FREEMAN v. USA, No. 1:2001cv00039 - Document 201 (Fed. Cl. 2015)

Court Description: REPORTED OPINION granting 172 Partial Motion to Dismiss. Signed by Judge Nancy B. Firestone. (tc) Copy to parties.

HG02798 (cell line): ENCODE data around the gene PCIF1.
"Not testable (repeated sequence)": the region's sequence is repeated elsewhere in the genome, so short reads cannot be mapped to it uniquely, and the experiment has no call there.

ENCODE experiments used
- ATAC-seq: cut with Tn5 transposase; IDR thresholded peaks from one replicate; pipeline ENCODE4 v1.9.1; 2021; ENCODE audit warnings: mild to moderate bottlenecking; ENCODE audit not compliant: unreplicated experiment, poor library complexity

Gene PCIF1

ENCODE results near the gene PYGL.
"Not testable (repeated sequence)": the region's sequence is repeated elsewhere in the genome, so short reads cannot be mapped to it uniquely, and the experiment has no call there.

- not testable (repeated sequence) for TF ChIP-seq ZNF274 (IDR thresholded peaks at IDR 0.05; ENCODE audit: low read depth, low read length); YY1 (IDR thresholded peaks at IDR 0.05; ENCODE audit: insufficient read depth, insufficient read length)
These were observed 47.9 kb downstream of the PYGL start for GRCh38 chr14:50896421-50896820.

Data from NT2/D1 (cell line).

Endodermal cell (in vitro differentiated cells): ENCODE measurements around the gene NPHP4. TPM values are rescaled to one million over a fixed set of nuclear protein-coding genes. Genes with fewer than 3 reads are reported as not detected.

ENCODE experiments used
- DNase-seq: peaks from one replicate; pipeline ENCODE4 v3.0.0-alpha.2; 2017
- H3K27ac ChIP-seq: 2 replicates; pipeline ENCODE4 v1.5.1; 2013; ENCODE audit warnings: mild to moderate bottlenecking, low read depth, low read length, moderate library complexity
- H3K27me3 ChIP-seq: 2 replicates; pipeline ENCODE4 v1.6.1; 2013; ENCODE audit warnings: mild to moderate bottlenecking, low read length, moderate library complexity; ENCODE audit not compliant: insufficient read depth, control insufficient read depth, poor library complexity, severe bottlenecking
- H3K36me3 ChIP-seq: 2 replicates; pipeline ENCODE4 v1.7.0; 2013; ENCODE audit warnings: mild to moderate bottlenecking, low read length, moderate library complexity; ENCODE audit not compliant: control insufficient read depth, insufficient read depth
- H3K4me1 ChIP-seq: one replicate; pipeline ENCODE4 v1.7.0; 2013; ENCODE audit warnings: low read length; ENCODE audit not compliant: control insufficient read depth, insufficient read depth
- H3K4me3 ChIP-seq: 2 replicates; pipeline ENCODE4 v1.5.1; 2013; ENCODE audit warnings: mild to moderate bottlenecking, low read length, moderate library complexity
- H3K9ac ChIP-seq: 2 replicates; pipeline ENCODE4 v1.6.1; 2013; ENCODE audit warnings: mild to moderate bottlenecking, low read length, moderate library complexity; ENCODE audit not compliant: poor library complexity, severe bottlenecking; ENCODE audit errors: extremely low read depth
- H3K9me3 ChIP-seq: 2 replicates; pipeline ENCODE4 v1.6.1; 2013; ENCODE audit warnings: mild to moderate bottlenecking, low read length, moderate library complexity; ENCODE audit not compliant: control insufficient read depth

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FREEMAN v. USA Doc. 201 In the United States Court of Federal Claims No. 01-39L (Filed: September 30, 2015) WALTER FREEMAN, et al., Plaintiffs, v. THE UNITED STATES, Defendant. ) ) ) ) ) ) ) ) ) ) ) Partial Motion to Dismiss for Lack of Jurisdiction; RCFC 12(b)(1); Fifth Amendment Takings; Lack of Ripeness; Failure to Establish Futility Richard Stephens, Stephens & Klinge, LLP, Bellevue, WA, for plaintiff. Terry Petrie, Environment and Natural Resources Division, United States Department of Justice, Denver, CO, with whom was John C. Cruden, Assistant Attorney General, Washington, DC for defendant. Roger Flynn, Western Mining Action Project, Lyons, CO, for amici curiae. OPINION GRANTING THE GOVERNMENT’S MOTION TO DISMISS COUNT V OF THE AMENDED COMPLAINT FIRESTONE, Judge. Pending before the court is the United States’ motion to dismiss the claims of plaintiff RNR Resources LLC (“RNR”) set forth in Count V the amended complaint in the above-captioned case.1 The named plaintiff, Walter Freeman, is the sole member of 1 The amended complaint, filed on April 19, 2013, added as plaintiffs RNR, Michelle L. Harris, Sandra Lee Fincher, and James R. Omundson. Am. Compl. ¶¶ 4-6. According to the amended Dockets.Justia.com RNR. At issue in this litigation is the alleged Fifth Amendment taking of mining claims in the Rogue River Siskiyou National Forest in Southern Oregon. The mining claims were first made by Mr. Freeman. Those claims were declared null and void by the government in 2009, and in 2011 Mr. Freeman filed new mining claims for essentially the same locations in the name of RNR. Mr. Freeman has alleged a taking of the mining claims that were made in his name and that were declared null and void by the government. As discussed in detail below, Mr. Freeman’s taking claim has been stayed pending the outcome of litigation in the United States District Court for the District of Columbia upholding the government’s decision to void Mr. Freeman’s mining claims.2 This motion deals with the mining claims made in RNR’s name. RNR alleges that the government took those mining claims when the Forest Service refused to allow RNR to mine the claims after RNR filed a plan of operations.3 In order to “minimize adverse environmental impacts on National Forest System surface resources,” 36 C.F.R. § 228.1, the Forest Service requires mining claimants to obtain approval of a “plan of operations” before undertaking mining activities that could disturb surface resources in a national complaint, Ms. Harris, Ms. Fincher, and Mr. Omundson have since issued quitclaim deeds to RNR, but were added as plaintiffs “because of the Anti-Assignment Act.” Id. ¶ 41. 2 In Freeman v. U.S. Dep’t of the Interior, 83 F. Supp. 3d 173, 177 (D.D.C. 2015) (“Freeman II”), the district court upheld the government’s decision to void the claims. That decision is pending on appeal before the United States Court of Appeals for the District of Columbia Circuit. 3 The process for obtaining permission to mine on federal lands within a national forest and for ultimately obtaining title to those lands if a valuable mineral deposit is discovered is discussed at length in Freeman v. U.S. Dep’t of the Interior, 37 F. Supp. 3d 313 (D.D.C. 2014) (“Freeman I”). 2 forest. In the amended complaint, RNR alleges that by “refusing to approve the new Plan of Operations,” the Forest Service “has taken all of the rights Plaintiffs owns in these new mining claims and they are entitled to just compensation as provided in the Fifth Amendment to the United States Constitution. Am. Compl. ¶ 83. In its motion to dismiss, the government argues that RNR’s takings claim is not ripe for review because the Forest Service has not yet disapproved RNR’s plan of operations. According to the government, the Forest Service has not issued a final decision with regard to RNR’s plan of operation because RNR has not submitted all of the information needed for the Forest Service to approve or disapprove RNR’s application. The government further alleges that RNR cannot demonstrate that completing its application to the Forest Service would be futile. In this connection, the government alleges that the takings claim also is not ripe because RNR has not yet applied to the Department of the Interior (“DOI”) for permission to use approximately 20 acres of DOI lands administered by the Bureau of Land Management (“BLM”) that are adjacent to the mining area and that RNR plans to use to process the minerals. The Forest Service argues that it must take into account the environmental impacts on Forest Service lands from RNR’s proposed operations on BLM lands in making its decision on RNR’s plan of operation. For the reasons stated below, the court agrees with the government that RNR has not filed a completed application and that it would not be futile for RNR to complete the application process with the additional information requested by the Forest Service. Because the Forest Service has not yet ruled on RNR’s application, the claim is not ripe 3 for review and this court lacks subject matter jurisdiction over RNR’s claims. Therefore, the government’s motion to dismiss Count V of the amended complaint pursuant to Rule 12(b)(1) is GRANTED. A. Background 1. Previous Claims and Related Litigation The original complaint in this case was filed in 2001.4 It alleged a Fifth Amendment taking of rights associated with Mr. Freeman’s mining claims in the Rogue River Siskiyou National Forest for the period between 1994 and 2000. This court’s resolution of those Fifth Amendment takings claims was stayed to allow the DOI to determine whether the mining claims were “valid” during the relevant time periods. The DOI found that the claims were invalid and void on the grounds that Mr. Freeman could not establish a discovery of valuable minerals, a decision upheld by the Interior Board of Land Appeals (“IBLA”). See Freeman, 179 Interior Dec. 341, 386-88 (IBLA 2010). Mr. Freeman appealed the IBLA’s decision to the United States District Court for the District of Columbia. In Freeman I, the district court upheld the DOI’s jurisdiction to determine the validity of Mr. Freeman’s mining claims. 37 F. Supp. 3d at 317. In Freeman II, the district court upheld the IBLA’s finding that Mr. Freeman failed to make a discovery of a valuable mineral deposit as of the dates of the alleged taking. Freeman II, 83 F. Supp. 3d 4 This case was originally assigned to Judge Bohdan A. Futey, and was reassigned to Judge Lawrence J. Block on August 29, 2013. The case was reassigned to this court on June 5, 2015. Oral argument on the government’s present motion to dismiss was held on July 8, 2014. 4 at 177. Freeman II is currently on appeal to the United States Court of Appeals for the District of Columbia. Freeman v. U.S. Dep’t of the Interior, No. 15-cv-5140 (D.C. Cir. filed May 20, 2015). 2. RNR’s Claims and Application to the Forest Service In 2011, after the DOI found Mr. Freeman’s original claims invalid for lack of valuable mineral discovery, and during the pendency of the litigation in the district court, RNR “located eight new mining claims covering the same minerals and 1280 acres of the same area where the mining claims declared invalid are located.” Am. Compl. ¶ 38. RNR alleges in the amended complaint that regardless of whether Mr. Freeman’s mining claims contained a valuable mineral deposit for the years in question, RNR had a valuable mineral discovery in 2011. Id.5 On June 2, 2011, RNR filed a plan of operations with the Forest Service. The project description indicates that RNR intends to mine 60,000 tons of nickeliferous limonite iron ore. See Def.’s Mot. to Dismiss Ex. 4A (“Plan of Operations”). RNR represents that the ore contains commercially recoverable amounts of nickel, chromium, and iron. The application indicates that the mining will disturb approximately five acres and will require the construction of new roads and two stream crossings within the 5 At oral argument, the parties informed the court that they would prefer the court to rule on the present motion to dismiss, which deals only with RNR’s takings claim, despite the pendency of related litigation regarding the validity Mr. Freeman’s these claims in the D.C. Circuit. When asked what the effect on this case would be if the D.C. Circuit reversed the district court and found Mr. Freeman’s original claims were valid, plaintiff’s counsel could not give a definitive answer. However, since this court has determined that dismissal on ripeness grounds is warranted at this time, the ultimate outcome of the case in the D.C. Circuit is not relevant. 5 Forest. The application includes attachments addressing Forest Service regulations with regard to protecting air quality, water quality, and solid waste disposal, among other issues. On about June 5, 2011, Kevin Johnson, the Area Mining Geologist for the Rogue River-Siskiyou and Freemont-Winema National Forests, received a copy of the RNR plan and was directed by District Ranger Roy Bergstrom to evaluate the proposal. Def.’s Mot. to Dismiss Ex. 3 (“Johnson Declaration”), at ¶ 5. On June 20, 2011, Ranger Bergstrom had a telephone conversation with Mr. Freeman regarding RNR’s plan and the possibility of RNR conducting a bulk sample of minerals on the mining claims covered by the proposed plan. Def.’s Mot. to Dismiss Ex. 4 at ¶ 7. Ranger Bergstrom suggested that Mr. Freeman submit a written proposal because bulk sampling was not included in RNR’s proposed plan. Id. According to Ranger Bergstrom, Mr. Freeman also spoke with Mr. Johnson about RNR’s plan on June 20, 2011. Id. On October 24, 2011, counsel for Mr. Freeman and RNR wrote a letter to Ranger Bergstrom inquiring about the status of the RNR plan review. Ranger Bergstrom responded by letter dated November 17, 2011, explaining that the Forest Service would need more time to evaluate the RNR plan because of the complexity of the issues and because it was a very busy season. Def.’s Mot. to Dismiss Ex. 4B. On March 13, 2012, Mr. Johnson provided his review of the RNR plan to Ranger Bergstrom. Def.’s Mot. to Dismiss Ex. 4C. Mr. Johnson concluded that RNR’s plan was not reasonable and did “not represent the logical or sequential step in the development of 6 this deposit in a mine of this size and scope.” Id. at 3 (citing Forest Service Handbook 2809.15, Chapter 10). Mr. Johnson recommended that the proposed plan of operations “be returned to Mr. Freeman with the suggestion that he submit a proposal for bulk sampling and construction of a pilot-prototype plant that can process the bulk sample so that it can be determined if production scaled mining and smelting is feasible.” Id. On July 24, 2012, Ranger Bergstrom informed Mr. Freeman by letter that the RNR plan was “not reasonable and therefore will not be processed until [RNR] provide[s] additional information and changes to the plan as outlined in Mr. Johnson’s memorandum.” Def.’s Mot. to Dismiss Ex. 4D (“July 24, 2012”). According to the letter, “the most compelling [reason why the application could not be processed] is the lack of a pilot processing plant that would be part of a logical sequence in scaling up to a full production processing facility.” Id. at 1. Ranger Bergstrom also noted that RNR had not submitted a plan of operations for constructing a processing plant to the BLM, despite the fact that RNR’s plan included a processing plant to be located on land managed by the BLM. Id. Ranger Bergstrom informed Mr. Freeman that the BLM had requested information from Mr. Freeman in July of 2011, but had not received anything. Id. In closing, Ranger Bergstrom “suggest[ed] that [Mr. Freeman] reconsider [RNR’s] proposal and submit a new plan of operations . . . with more detail on the various activities necessary to conclude that the activities are part of a logical sequence leading to full scale production.” Id. On September 5, 2012, counsel for Mr. Freeman and RNR replied to the July 24, 2012 Letter, noting that Mr. Freeman and RNR were “unsure whether the [July 24, 2012 7 Letter] is appealable,” but stated that “[i]n the event that the decision is appealable,” Mr. Freeman and RNR wished to file a “Notice of Appeal.” Def.’s Mot. to Dismiss Ex. 6. On September 19, 2012, the Forest Service responded and stated that the July 24, 2012 Letter did “not constitute an appealable decision pursuant to 36 CFR § 251.82(a) because it does not issue, deny or administer a written instrument to occupy National Forest System lands”; but noted instead that the July 24 Letter said the proposed plan of operations could not be processed because the District Ranger lacked sufficient information to evaluate it. Def.’s Mot. to Dismiss Ex. 7. On September 18, 2012, Ranger Bergstrom and Mr. Johnson met with Mr. Freeman to discuss steps Mr. Freeman would need to take to address the concerns raised by Ranger Bergstrom in the July 24, 2012 Letter, including the need for a pilot processing plant. Def.’s Mot. to Dismiss Ex. 4 ¶ 16 (“Bergstrom Decl.”). Mr. Freeman stated that he had satisfied himself that RNR’s proposed project was technically possible and that he did not need to bother with the construction of a pilot plant. Id. He made it clear that if he did construct a pilot plan that it would be only to satisfy the Forest Service. Id. He wanted Ranger Bergstrom or Mr. Johnson to tell him how large a sample the pilot plant would have to process to satisfy the Forest Service. Id. In response, Mr. Freeman was told that it was not up to the Forest Service to tell him how much material he would need to process in a pilot plant, but that it was his responsibility to show that it was feasible to ramp up the process from a pilot plant to a production capacity. Id. The Forest Service explained that any Forest Service decision had to ensure that 8 environmental impacts were analyzed pursuant to the National Environmental Policy Act (NEPA) and Forest Service regulations. Id. On October 3, 2012, counsel for Mr. Freeman and RNR sent a letter to the Forest Service’s Regional Forester, Kent Connaughton, stating that while still “unsure whether the [July 24, 2012 Letter] is appealable,” they were going to file the appeal anyway “[b]elieving it may be appealable.” Def.’s Mot. to Dismiss Ex. 8. On October 19, 2012, Mr. Connaughton responded and affirmed what the Forest Service had said: the July 24 Letter was not an appealable decision pursuant to 36 C.F.R. § 251.82(a). Def.’s Mot. to Dismiss Ex. 9. Mr. Connaughton reiterated that the plan of operations had not been denied and that an appeal would only be appropriate after RNR had submitted a complete plan of operations that was evaluated and denied. Id. On June 19, 2013, shortly before the pending motion to dismiss was filed, Mr. Johnson sent another memorandum to Ranger Bergstrom outlining the deficiencies in RNR’s proposed plan of operations. The memorandum identifies the issues RNR would need to address before the Forest Service would approve or disapprove RNR’s plan. Def.’s Mot. to Dismiss Ex. 10. The memorandum notes, among other deficiencies, that RNR’s plan does not include details regarding construction of the road and the proposed stream crossings to be used to transport the product from the mines. It also notes that if RNR does not submit a plan of operations to BLM regarding the construction a processing plant on their land, the BLM will not be able to provide an analysis of the potential effects to Forest Service lands. Without that information, the Forest Service will not be able to evaluate the environmental issues associated with building a 9 processing facility adjacent to a national forest. The memorandum reiterates the value of building a pilot processing facility to determine whether the minerals at issue can be profitably developed. In this connection, the memorandum notes that one of RNR proposed products, ferronickel (as opposed to a master alloy of nickel, iron, and chrome to be sold as stainless steel), could generate hazardous waste and that RNR’s plan does not include details regarding where and how that waste would be properly stored. In the concluding section of the memorandum, Mr. Johnson recommends that Mr. Freeman be notified that RNR’s “proposed plan of operations is incomplete and cannot be further processed because it does not comply with the content requirements of 36 CFR § 228.4.” The memorandum further states: Before the Forest Service can process the proposed plan, [RNR] needs to submit a revised plan that addresses the deficiencies identified above. [RNR] also needs to submit a plan of operation to the Bureau of Land Management with the kind of information I have discussed above for the BLM-based operations, so that analysis of [RNR’s] processing and smelting facility can be completed and the potential effects to the National Forest System land determined. Def.’s Mot. to Dismiss Ex. 10. Mr. Freeman contends in his declaration that none of the Forest Service’s objections to RNR’s plan are justified and that none of the deficiencies identified in the June 19, 2013 memorandum have merit. Pl.’s Opp. Ex. 1. He contends that a separate pilot plant is not needed because he proposes to build a small plant that will fit the purposes of pilot testing. He also contends that none of the environmental issues are valid and that he does not need BLM’s permission before the Forest Service can process 10 [RNR’s] application. He concludes by stating his belief that the Forest Service never intends to make a final decision: All of the issues [the June 19, 2013 memorandum] addresses were either hashed through in regard to my prior 1993 Plan of Operations or in the mineral contest proceeding. All of these issues could have been resolved with a telephone call . . . . The only conclusion that can be drawn is that the Forest Service is not actually interested in resolution of perceived issues in order to move the project forward. Rather, it is apparent that the intent is to kill any prospects of mining these minerals by subjecting me to an[] endless loop of obstacles. Id. at ¶ 56. II. DISCUSSION A. The Court May Consider Evidence Outside the Pleadings to Determine Subject Matter Jurisdiction “[I]n deciding a motion to dismiss for lack of subject matter jurisdiction, the court accepts as true only uncontroverted factual allegations in the complaint.” Engage Learning, Inc. v. Salazar, 660 F.3d 1346, 1355 (Fed. Cir. 2011) (citing Cedars–Sinai Med. Ctr. v. Watkins, 11 F.3d 1573, 1583-84 (Fed. Cir. 1993)). The court “may weigh relevant evidence when it considers a motion to dismiss that challenges the truth of jurisdictional facts alleged in a complaint.” Ferreiro v. United States, 350 F.3d 1318, 1324 (Fed. Cir. 2003) (citing Moyer v. United States, 190 F.3d 1314, 1318 (Fed. Cir. 1999); Reynolds v. Army & Air Force Exch. Serv., 846 F.2d 746, 747 (Fed. Cir. 1988)). Further, in deciding a motion to dismiss for lack of subject matter jurisdiction, “disputed facts outside the pleadings are subject to the fact finding of the court.” Engage Learning, 660 F.3d at 1355 (citing Cedars–Sinai, 11 F.3d at 1583-84). The Federal Circuit has noted that when a motion to dismiss challenges the jurisdictional facts alleged in the 11 complaint, “the plaintiff has the burden of proving subject matter jurisdiction by a preponderance of the evidence.” Banks v. United States, 741 F.3d 1268, 1277 (Fed. Cir. 2014) (citing Reynolds, 846 F.2d at 748). In the amended complaint, RNR argues that the Forest Service effectively “denied [RNR’s] Plan of Operations in its entirety . . . .” Am. Compl. ¶ 56. The government disputes this statement, asserting that the Forest Service has not yet made a determination on RNR’s plan because the application is incomplete, and thus the claim is not ripe. The Federal Circuit has found that this court does not have jurisdiction over takings claims that are not ripe. Estate of Hage v. United States, 687 F.3d 1281, 1285 (Fed. Cir. 2012) (citing Morris v. United States, 392 F.3d 1372, 1375 (Fed. Cir. 2004)). Because the government “denies or controverts the pleader’s allegations of jurisdiction,” defendant is “challenging the factual basis of the court’s subject matter jurisdiction.” Cedars–Sinai, 11 F.3d at 1583. Therefore, the court may look at the evidence of the Forest Service’s actions in order to determine whether or not it has effectively denied RNR’s plan of operation and, consequently, whether the case is ripe for review. B. Plaintiff’s Takings Claim is Not Ripe for Review The Supreme Court and the Federal Circuit have found that a regulatory takings claim, as is alleged here, “is not ripe until the government entity charged with implementing the regulations has reached a final decision regarding the application of the regulations to the property at issue.” Estate of Hage, 687 F.3d at 1286 (quoting Williamson Cty. Reg’l Planning Comm’n v. Hamilton Bank of Johnson City, 473 U.S. 172, 186 (1985)). Further, “[t]here is no dispute that ‘when an agency provides 12 procedures for obtaining a final decision, a takings claim is unlikely to be ripe until the property owner complies with those procedures.’” McGuire v. United States, 707 F.3d 1351, 1359-60 (Fed. Cir. 2013) (quoting Morris, 392 F.3d at 1376). However, the Federal Circuit has also found that if “the agency’s decision makes clear that pursuing remaining administrative remedies will not result in a different outcome,” attempting to fulfill those remaining administrative requirements is “futile” and the case may proceed as if the agency had issued a final decision. Morris, 392 F.3d at 1376 (citing Suitum v. Tahoe Reg’l Planning Agency, 520 U.S. 725, 739 (1997)). Here, there is no dispute that the Forest Service has the authority to approve, approve with conditions, or deny RNR’s proposal to conduct mining operations on Forest Service lands. See 30 U.S.C. § 612(b); 36 C.F.R. §§ 228.4-228.5; see also Aloisi v. United States, 85 Fed. Cl. 84, 92 (2008) (“The Forest Service has the ultimate authority to approve or reject proposals to conduct mining operations in national forests.” (citations omitted)). As the Supreme Court has explained, mining “[c]laimants . . . take their mineral interests with the knowledge that the Government retains substantial regulatory power over those interests.” United States v. Locke, 471 U.S. 84, 105 (1985). Thus the ripeness dispute here hinges on whether the Forest Service has issued a final decision rejecting RNR’s plan of operation or, if it has not, whether requiring RNR to secure a final decision would be futile.6 As discussed below, the court finds that the Forest 6 At issue here is whether the Forest Service has made a threshold determination to deny RNR’s plan of operations, not whether RNR must comply with any administrative appeals procedure associated with the denial of that plan. 13 Service has not issued a final decision and that RNR’s compliance with the Forest Service’s requests for additional information would not be futile. 1. The Forest Service Requires Additional Information to Make a Final Decision The government lists a number of deficiencies that it argues make RNR’s application incomplete, making approval of the plan pursuant to 36 C.F.R. § 228.5 not possible. One of the key points of contention is over the need for a pilot processing plant to determine whether mining and smelting of the minerals at issue can be done on a production scale. The Forest Service argues that information about the pilot plant is necessary to evaluate the environmental impact of the proposed operations. In addition, though RNR’s proposal includes plans to build a processing and smelting facility on BLM-administered lands, RNR has not submitted any plan of operation to the BLM. The Forest Service states that to complete its review of RNR’s proposal, the Forest Service needs to be able to evaluate the impacts on Forest Service land of the proposed operations on adjacent BLM land. The government also argues that the additional information identified in the June 13, 2013 letter with regard to deficiencies in RNR’s air quality, water quality, and waste analyses are legitimate deficiencies in RNR’s plan of operations. RNR argues that the construction of a pilot plant is not necessary and is simply a means for the government to delay processing its application. With respect to the other supposed deficiencies in RNR’s plan, RNR first argues that by the time the Forest Service issued the June 19, 2013 memorandum, it was “simply too late to request additional information over two years after the plan of operations [was] filed.” Pl.’s Opp. 14 31 (citing 36 C.F.R. § 228.5). RNR also characterizes the listed deficiencies as “hypertechnicalities designed to make sure that, not only will these claims never be mined, [but also] that Freeman and RNR will never be compensated for them.” Id. Further, RNR argues, the issues raised by the Forest Service go beyond the requirements of the applicable regulations. Finally, RNR argues that the Forest Service should have been deemed to have made a final decision because the agency had already rejected Mr. Freeman’s earlier plan of operations for his previous claims dating back to 1994, and the two plans are functionally identical. Forest Service regulations require the agency to “analyze the proposal, considering the economics of the operation along with . . . other factors in determining the reasonableness of the requirements for surface resource protection . . . .” 36 C.F.R. § 228.5. While RNR disputes the need for the information the Forest Service has asked for, RNR does not have the final say on what the Forest Service requires. The Federal Circuit has found that “[g]overnmental agencies that implement complex permitting schemes should be afforded significant deference in determining what additional information is required to satisfy statutorily imposed obligations.” Wyatt v. United States, 271 F.3d 1090, 1098 (Fed. Cir. 2001). In Aloisi v. United States, the court found that the Forest Service was entitled to seek a biological consultation, notwithstanding the plaintiff’s objection that such a consultation was not required, before issuing a final decision on a prospective miner’s plan of operations. 85 Fed. Cl. 84, 94 (2008). The court noted that the Forest Service is “given considerable deference in determining what information is necessary to approve a proposed plan of operations.” Id. (citing Wyatt, 271 F.3d at 15 1098). Likewise, in this case, the Forest Service must be given significant deference in determining what information is required to fulfill its regulatory and statutory role. The Forest Service has raised a number of concerns about information relating to environmental issues missing from RNR’s 2011 application, perhaps most notably RNR’s failure to submit any information regarding the effects of its processing facility on BLM-managed lands. The BLM informed Mr. Freeman in July of 2011 that he would need to provide BLM with a plan of operations for that facility, which he has still not done. See Def.’s Mot. to Dismiss Ex. 5B. Without information regarding the operation of this plant, the Forest Service is unable to evaluate the cumulative effects of RNR’s proposal on Forest Service lands. This deficiency alone shows that RNR’s plan of operations is incomplete. In discussing the requirement that an agency make a final decision before a takings claim can be ripe for review, the Supreme Court has explained that: Under our ripeness rules a takings claim based on a law or regulation which is alleged to go too far in burdening property depends upon the landowner's first having followed reasonable and necessary steps to allow regulatory agencies to exercise their full discretion in considering development plans for the property . . . . As a general rule, until these ordinary processes have been followed the extent of the restriction on property is not known and a regulatory taking has not yet been established. Palazzolo v. Rhode Island, 533 U.S. 606, 620-21 (2001) (citing Suitum, 520 U.S. at 736 n.10) (internal citation omitted) (emphasis added). Until RNR provides the requested information to the Forest Service, RNR cannot claim that the Forest Service has reached a final decision denying the RNR plan of operation. Because the Forest Service has not 16 reached a final decision on RNR’s proposed plan of operations, RNR’s Fifth Amendment takings claim is not ripe. 2. RNR has not proven that it would be futile to comply with the Forest Service’s information requests RNR argues that “the Forest Service’s entire course of conduct in regard to the mining of these claims . . . is designed to make sure they are never actually mined.” Pl.’s Opp. 35. Therefore, RNR argues, submitting the additional information to the Forest Service would be futile. The Federal Circuit has found that “a claimant can show its claim was ripe with sufficient evidence of the futility of further pursuit of a permit through the administrative process.” Cooley v. United States, 324 F.3d 1297, 1302 (Fed. Cir. 2003). However, the Federal Circuit has found that “the futility exception simply serves ‘to protect property owners from being required to submit multiple applications when the manner in which the first application was rejected makes it clear that no project will be approved.’” Howard W. Heck & Assocs., Inc. v. United States, 134 F.3d 1468, 1472 (Fed. Cir. 1998) (emphasis in origina)(quoting S. Pac. Transp. Co. v. City of L.A., 922 F.2d 498, 504 (9th Cir. 1990)); see also George E. Warren Corp. v. United States, 341 F.3d 1348, 1351 (Fed. Cir. 2003) (“Futility occurs where the filing party already knows that the agency would deny its claim because the agency has already done so.”). Plaintiff argues that the Forest Service denied Mr. Freeman’s initial plan of operations in 1999, which was functionally identical to the plan RNR submitted in 2011, and thus it is futile for RNR to comply with the Forest Service’s request for additional 17 information. The court is mindful that Mr. Freeman needed to address some of these same issues in his prior efforts to obtain Forest Service approval of his (not RNR’s) earlier plan of operations. However, the issues of environmental concern in the 1990s may well be different in 2011, just as Mr. Freeman, on behalf of RNR, now argues that mining claims on the same land declared invalid in 1999 should now be deemed valid in 2011 due to changing conditions in the outside world. The court cannot assume that the environmental issues are identical and that the Forest Service’s environmental concerns in 2011 are not legitimate. Plaintiff further argues that complying with the Forest Service’s request is futile because the government has made it clear that it will not permit RNR to commence mining operations without a plan for a pilot plant and bulk sampling, which RNR maintains is unnecessary. Plaintiff’s sole focus on the pilot plant is misguided. Even if RNR is correct about pilot plant issue, RNR still must address the concerns the government has raised regarding the information needed to evaluate environmental impacts, particularly with respect to the operation of a processing plant on BLMmanaged land along with the potential need to store and transport hazardous waste. The Forest Service identified these issues early on to RNR and RNR has simply ignored the requests for more information on these issues. To the extent that RNR is arguing that the government never intends to issue a decision to authorize mining its argument also fails. First, the government in this case has explained the additional steps that RNR must take to complete its application and receive a final decision. Thus this case is different from Washoe County v. United States, 319 18 F.3d 1320, 1324 (Fed. Cir. 2003), on which RNR relies. In Washoe County, the court found that the government did not “identif[y] any further administrative step available to [the plaintiff] in order for it to have obtained further finality in the permit application process.” Id. The Federal Circuit distinguished Washoe from its earlier decision in Heck in which the Circuit rejected a futility argument where the plaintiff had elected not to complete a valid application. Heck, at 1472. Here, as set forth above, the Forest Service has laid out in detail, the information it needs to process RNR’s application. RNR cannot simply elect not to complete the application process. Second, RNR has not shown that the Forest Service’s requests are merely a pretext to extend the process and prevent RNR from ever mining on Forest Service land. See Wyatt, 271 F.3d at 1098 (noting that a taking may occur as a result of an “extraordinary delay” in an agency’s issuance of a permit with a showing of bad faith (citing Tabb Lakes, Ltd. v. United States, 10 F.3d 796, 803 (Fed. Cir. 1993))). The court must presume that the information the agency is seeking is sought in good faith. See Croman Corp. v. United States, 724 F.3d 1357, 1364 (Fed. Cir. 2013) (citing Am-Pro Protective Agency, Inc. v United States, 281 F.3d 1234, 1239 (Fed. Cir. 2002)). While the court understands that Mr. Freeman spent many years endeavoring to establish these claims, the mining claims at issue in this motion were made in RNR’s name, not in Mr. Freeman’s name, and the Forest Service has taken a reasoned and reasonable approach to evaluate RNR’s proposal. RNR cannot show that the Forest Service will never authorize RNR to mine. Ranger Bergstrom has declared under penalty of perjury that he will review the submissions he expects from RNR and that his decision is not yet final. 19 Bergstrom Decl. ¶¶ 17, 18. There is nothing in the record to reverse the presumption of Ranger Bergstrom’s good faith. Accordingly, the court rejects RNR’s contention that complying with the Forest Service’s process would be futile. III. CONCLUSION For the reasons stated above, the government’s motion to dismiss Count V of the amended complaint pursuant to Rule 12(b)(1) is GRANTED. The case shall remained STAYED pending the outcome of the appeal in Freeman v. U.S. Department of the Interior, No. 15-cv-5140 (D.C. Cir. filed May 20, 2015). The parties shall inform the court of the outcome of the appeal within ten days of issuance of the decision. IT IS SO ORDERED. s/Nancy B. Firestone NANCY B. FIRESTONE Judge 20